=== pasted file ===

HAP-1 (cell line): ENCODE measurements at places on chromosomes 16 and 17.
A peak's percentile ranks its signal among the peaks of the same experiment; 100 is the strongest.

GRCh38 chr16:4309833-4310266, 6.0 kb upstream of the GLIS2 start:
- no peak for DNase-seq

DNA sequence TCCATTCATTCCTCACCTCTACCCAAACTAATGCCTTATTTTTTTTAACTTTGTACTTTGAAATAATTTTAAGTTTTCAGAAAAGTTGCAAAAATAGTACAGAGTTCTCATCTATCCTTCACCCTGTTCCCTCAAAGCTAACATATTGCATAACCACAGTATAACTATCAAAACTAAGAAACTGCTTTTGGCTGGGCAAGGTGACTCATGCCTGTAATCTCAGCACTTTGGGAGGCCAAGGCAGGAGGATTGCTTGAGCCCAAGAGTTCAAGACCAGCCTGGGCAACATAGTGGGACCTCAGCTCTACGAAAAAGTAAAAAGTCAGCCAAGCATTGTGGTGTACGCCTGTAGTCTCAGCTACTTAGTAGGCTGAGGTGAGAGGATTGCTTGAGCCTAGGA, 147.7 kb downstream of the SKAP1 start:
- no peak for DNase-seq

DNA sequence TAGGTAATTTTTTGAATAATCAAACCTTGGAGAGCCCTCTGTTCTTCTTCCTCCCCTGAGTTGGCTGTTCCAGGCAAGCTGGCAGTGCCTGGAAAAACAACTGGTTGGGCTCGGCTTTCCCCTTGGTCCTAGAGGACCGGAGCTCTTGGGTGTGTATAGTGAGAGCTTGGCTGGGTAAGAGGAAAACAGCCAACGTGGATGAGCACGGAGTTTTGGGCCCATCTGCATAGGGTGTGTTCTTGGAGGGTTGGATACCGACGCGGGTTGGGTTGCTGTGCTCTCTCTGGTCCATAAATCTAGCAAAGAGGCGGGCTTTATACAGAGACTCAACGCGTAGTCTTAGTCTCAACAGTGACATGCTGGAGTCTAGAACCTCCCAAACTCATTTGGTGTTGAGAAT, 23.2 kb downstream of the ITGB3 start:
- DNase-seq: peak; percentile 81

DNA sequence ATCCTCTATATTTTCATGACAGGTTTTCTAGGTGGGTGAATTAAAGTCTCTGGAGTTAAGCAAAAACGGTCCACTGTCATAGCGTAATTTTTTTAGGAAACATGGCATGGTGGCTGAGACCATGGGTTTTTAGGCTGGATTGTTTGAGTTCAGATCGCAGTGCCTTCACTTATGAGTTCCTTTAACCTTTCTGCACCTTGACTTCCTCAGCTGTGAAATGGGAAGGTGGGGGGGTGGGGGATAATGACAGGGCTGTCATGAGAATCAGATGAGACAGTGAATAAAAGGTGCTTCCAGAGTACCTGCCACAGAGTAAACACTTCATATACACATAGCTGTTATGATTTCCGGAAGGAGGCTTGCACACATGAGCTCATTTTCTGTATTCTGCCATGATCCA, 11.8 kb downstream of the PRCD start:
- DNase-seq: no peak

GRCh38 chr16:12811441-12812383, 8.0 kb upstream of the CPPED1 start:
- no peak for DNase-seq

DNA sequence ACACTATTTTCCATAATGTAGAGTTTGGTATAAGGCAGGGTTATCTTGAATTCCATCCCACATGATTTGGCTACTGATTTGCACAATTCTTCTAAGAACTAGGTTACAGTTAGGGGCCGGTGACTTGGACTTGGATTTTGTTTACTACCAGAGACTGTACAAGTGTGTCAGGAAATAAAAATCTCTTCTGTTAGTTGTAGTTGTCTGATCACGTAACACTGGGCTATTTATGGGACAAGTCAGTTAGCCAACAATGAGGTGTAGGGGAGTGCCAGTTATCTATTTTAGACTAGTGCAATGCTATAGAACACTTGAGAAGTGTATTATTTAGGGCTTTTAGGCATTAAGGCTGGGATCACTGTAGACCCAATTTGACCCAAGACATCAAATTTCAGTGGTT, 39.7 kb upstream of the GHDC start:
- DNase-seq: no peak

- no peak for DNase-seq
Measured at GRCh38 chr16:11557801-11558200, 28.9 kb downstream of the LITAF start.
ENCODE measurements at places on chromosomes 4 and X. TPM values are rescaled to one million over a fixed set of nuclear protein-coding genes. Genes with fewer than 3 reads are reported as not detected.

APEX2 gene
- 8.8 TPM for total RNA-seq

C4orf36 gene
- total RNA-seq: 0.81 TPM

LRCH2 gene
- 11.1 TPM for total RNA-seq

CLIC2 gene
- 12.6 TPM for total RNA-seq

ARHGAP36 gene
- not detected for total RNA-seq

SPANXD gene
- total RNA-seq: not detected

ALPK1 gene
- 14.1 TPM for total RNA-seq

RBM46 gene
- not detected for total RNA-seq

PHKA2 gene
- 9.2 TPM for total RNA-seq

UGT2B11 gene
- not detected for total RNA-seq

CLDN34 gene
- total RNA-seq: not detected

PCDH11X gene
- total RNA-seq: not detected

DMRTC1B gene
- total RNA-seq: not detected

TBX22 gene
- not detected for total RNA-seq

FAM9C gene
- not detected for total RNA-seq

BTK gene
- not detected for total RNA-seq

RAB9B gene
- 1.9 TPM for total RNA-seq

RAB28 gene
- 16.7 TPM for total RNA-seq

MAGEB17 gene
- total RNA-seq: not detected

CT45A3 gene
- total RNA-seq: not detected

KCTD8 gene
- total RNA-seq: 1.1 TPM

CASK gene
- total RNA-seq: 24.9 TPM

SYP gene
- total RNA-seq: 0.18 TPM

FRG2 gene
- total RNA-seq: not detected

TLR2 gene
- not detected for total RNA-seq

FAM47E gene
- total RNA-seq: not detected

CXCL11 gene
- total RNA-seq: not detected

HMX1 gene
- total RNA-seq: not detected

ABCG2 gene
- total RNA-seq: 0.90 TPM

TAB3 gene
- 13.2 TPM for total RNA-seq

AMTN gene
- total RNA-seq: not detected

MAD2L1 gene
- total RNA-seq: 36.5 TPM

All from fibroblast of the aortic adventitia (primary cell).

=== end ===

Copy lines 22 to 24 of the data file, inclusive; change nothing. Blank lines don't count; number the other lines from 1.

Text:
LRCH2 gene
- 11.1 TPM for total RNA-seq

CLIC2 gene